During EFSF/ESM financial assistance programmes, loans to beneficiary countries are provided in one or more tranches, which may each consist of one or more disbursements. The ESM Board of Directors (where all 19 ESM Members are represented) decides on the disbursement based on a proposal from the Managing Director, taking into account the European Commission’s report on the compliance with the agreed reforms by the beneficiary ESM Member.
Each disbursement has a pre-defined purpose determining how a beneficiary country should use the funds. A common use of EFSF/ESM programme funds has been to finance a country’s budget, known as fiscal needs, but there are also other country-specific uses. In the Spanish programme, for example, the Spanish government dedicated the entire amount the ESM disbursed to bank recapitalisation.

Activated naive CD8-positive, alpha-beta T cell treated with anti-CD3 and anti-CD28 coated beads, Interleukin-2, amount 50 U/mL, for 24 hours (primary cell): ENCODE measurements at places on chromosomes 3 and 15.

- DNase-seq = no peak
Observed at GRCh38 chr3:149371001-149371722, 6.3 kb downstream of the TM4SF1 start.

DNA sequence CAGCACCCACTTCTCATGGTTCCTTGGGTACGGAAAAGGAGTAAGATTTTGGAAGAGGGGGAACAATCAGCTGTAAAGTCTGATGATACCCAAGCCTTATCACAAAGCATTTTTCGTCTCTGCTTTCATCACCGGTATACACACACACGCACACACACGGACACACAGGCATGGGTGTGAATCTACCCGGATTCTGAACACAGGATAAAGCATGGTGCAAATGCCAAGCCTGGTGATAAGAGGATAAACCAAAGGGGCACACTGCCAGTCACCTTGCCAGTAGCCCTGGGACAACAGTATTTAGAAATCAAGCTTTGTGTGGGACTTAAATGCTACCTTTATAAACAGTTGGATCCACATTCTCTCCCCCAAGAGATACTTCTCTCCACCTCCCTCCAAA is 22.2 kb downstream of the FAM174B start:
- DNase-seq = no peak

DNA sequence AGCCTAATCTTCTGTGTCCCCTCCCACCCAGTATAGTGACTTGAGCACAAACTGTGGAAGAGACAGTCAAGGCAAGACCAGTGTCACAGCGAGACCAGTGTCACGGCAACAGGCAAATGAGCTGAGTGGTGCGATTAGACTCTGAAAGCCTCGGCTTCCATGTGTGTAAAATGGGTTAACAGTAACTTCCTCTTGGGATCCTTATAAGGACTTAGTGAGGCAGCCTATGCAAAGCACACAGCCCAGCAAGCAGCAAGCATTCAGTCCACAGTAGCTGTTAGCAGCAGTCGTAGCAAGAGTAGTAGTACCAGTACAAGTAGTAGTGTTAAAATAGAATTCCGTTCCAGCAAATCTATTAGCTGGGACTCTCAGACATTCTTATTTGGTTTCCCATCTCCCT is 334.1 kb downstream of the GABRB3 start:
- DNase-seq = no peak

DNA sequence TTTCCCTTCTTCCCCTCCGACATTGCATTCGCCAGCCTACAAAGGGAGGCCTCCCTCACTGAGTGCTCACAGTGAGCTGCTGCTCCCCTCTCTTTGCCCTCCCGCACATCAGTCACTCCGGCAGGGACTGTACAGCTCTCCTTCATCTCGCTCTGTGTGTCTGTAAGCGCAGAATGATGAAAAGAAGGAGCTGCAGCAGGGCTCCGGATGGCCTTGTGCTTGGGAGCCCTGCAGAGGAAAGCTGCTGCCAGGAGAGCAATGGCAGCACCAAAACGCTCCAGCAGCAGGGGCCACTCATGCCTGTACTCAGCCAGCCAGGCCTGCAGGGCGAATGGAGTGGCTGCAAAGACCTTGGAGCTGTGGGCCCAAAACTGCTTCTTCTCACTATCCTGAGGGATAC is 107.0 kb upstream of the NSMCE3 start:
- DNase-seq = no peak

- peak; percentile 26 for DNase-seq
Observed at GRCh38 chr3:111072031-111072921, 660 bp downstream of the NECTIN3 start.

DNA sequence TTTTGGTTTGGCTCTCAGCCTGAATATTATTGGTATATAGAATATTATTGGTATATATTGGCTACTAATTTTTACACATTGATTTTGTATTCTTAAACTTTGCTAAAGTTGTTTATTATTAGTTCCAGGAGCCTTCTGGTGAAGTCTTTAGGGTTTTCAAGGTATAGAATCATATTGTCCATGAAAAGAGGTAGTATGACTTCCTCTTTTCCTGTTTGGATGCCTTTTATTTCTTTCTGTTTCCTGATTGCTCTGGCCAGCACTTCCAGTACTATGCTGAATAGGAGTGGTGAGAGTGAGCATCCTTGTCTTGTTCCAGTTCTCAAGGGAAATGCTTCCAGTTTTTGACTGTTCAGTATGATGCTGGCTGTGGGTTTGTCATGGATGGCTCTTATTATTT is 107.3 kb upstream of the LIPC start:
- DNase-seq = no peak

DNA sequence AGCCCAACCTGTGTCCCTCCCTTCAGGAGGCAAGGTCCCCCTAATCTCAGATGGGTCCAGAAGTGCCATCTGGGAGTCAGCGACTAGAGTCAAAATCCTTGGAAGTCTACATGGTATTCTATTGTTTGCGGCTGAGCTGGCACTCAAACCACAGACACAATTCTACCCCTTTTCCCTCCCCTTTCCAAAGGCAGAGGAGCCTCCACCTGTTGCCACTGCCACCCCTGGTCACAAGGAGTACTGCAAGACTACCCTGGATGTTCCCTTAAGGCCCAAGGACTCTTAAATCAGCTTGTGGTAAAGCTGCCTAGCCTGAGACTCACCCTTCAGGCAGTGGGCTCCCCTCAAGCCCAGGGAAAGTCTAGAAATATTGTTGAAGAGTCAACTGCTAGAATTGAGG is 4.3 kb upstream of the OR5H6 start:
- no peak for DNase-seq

For early EFSF disbursements to Ireland and Portugal, so-called back-to-back funding was applied – which means that certain EFSF bonds were earmarked to finance a loan to a beneficiary country so that the size and maturity of the EFSF bond exactly matched the amount and maturity of the loan.
This type of funding was largely replaced by a strategy under which funds raised through bond and bill issuances are not attributed to a particular beneficiary country. Instead, under this diversified funding strategy, funds are raised through a variety of instruments, then pooled and disbursed to programme countries. The only type of loan where back-to-back funding continued to be used were loans to beneficiary countries for bank recapitalisation. Disbursements for this purpose are cashless – provided in the form of EFSF or ESM bonds and/or bills. Standard EFSF/ESM loans, provided as part of a macroeconomic adjustment programme, were disbursed in cash.